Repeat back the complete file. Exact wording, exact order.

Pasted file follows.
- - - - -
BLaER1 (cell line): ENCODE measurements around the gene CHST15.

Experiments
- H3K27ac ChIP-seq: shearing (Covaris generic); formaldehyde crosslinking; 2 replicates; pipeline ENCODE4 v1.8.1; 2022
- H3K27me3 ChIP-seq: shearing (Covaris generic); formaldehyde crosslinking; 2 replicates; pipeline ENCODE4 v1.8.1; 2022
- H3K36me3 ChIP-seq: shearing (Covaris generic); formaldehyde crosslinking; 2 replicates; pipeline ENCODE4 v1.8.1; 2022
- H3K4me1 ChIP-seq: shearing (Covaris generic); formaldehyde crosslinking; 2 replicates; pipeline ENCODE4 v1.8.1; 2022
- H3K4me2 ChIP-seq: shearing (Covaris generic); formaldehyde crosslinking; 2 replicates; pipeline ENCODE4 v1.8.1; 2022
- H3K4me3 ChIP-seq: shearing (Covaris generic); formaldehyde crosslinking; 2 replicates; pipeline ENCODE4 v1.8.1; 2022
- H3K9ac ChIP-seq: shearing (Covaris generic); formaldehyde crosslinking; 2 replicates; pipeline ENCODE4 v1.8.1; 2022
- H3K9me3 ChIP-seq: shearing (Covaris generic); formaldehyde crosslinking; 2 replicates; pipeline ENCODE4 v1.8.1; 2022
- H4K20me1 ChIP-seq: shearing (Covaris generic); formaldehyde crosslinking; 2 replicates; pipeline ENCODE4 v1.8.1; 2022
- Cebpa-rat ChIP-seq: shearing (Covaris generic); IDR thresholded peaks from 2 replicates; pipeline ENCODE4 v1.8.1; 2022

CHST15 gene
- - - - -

BLaER1 (cell line): ENCODE measurements around the gene CHST15.

Experiments
- H3K27ac ChIP-seq: shearing (Covaris generic); formaldehyde crosslinking; 2 replicates; pipeline ENCODE4 v1.8.1; 2022
- H3K27me3 ChIP-seq: shearing (Covaris generic); formaldehyde crosslinking; 2 replicates; pipeline ENCODE4 v1.8.1; 2022
- H3K36me3 ChIP-seq: shearing (Covaris generic); formaldehyde crosslinking; 2 replicates; pipeline ENCODE4 v1.8.1; 2022
- H3K4me1 ChIP-seq: shearing (Covaris generic); formaldehyde crosslinking; 2 replicates; pipeline ENCODE4 v1.8.1; 2022
- H3K4me2 ChIP-seq: shearing (Covaris generic); formaldehyde crosslinking; 2 replicates; pipeline ENCODE4 v1.8.1; 2022
- H3K4me3 ChIP-seq: shearing (Covaris generic); formaldehyde crosslinking; 2 replicates; pipeline ENCODE4 v1.8.1; 2022
- H3K9ac ChIP-seq: shearing (Covaris generic); formaldehyde crosslinking; 2 replicates; pipeline ENCODE4 v1.8.1; 2022
- H3K9me3 ChIP-seq: shearing (Covaris generic); formaldehyde crosslinking; 2 replicates; pipeline ENCODE4 v1.8.1; 2022
- H4K20me1 ChIP-seq: shearing (Covaris generic); formaldehyde crosslinking; 2 replicates; pipeline ENCODE4 v1.8.1; 2022
- Cebpa-rat ChIP-seq: shearing (Covaris generic); IDR thresholded peaks from 2 replicates; pipeline ENCODE4 v1.8.1; 2022

CHST15 gene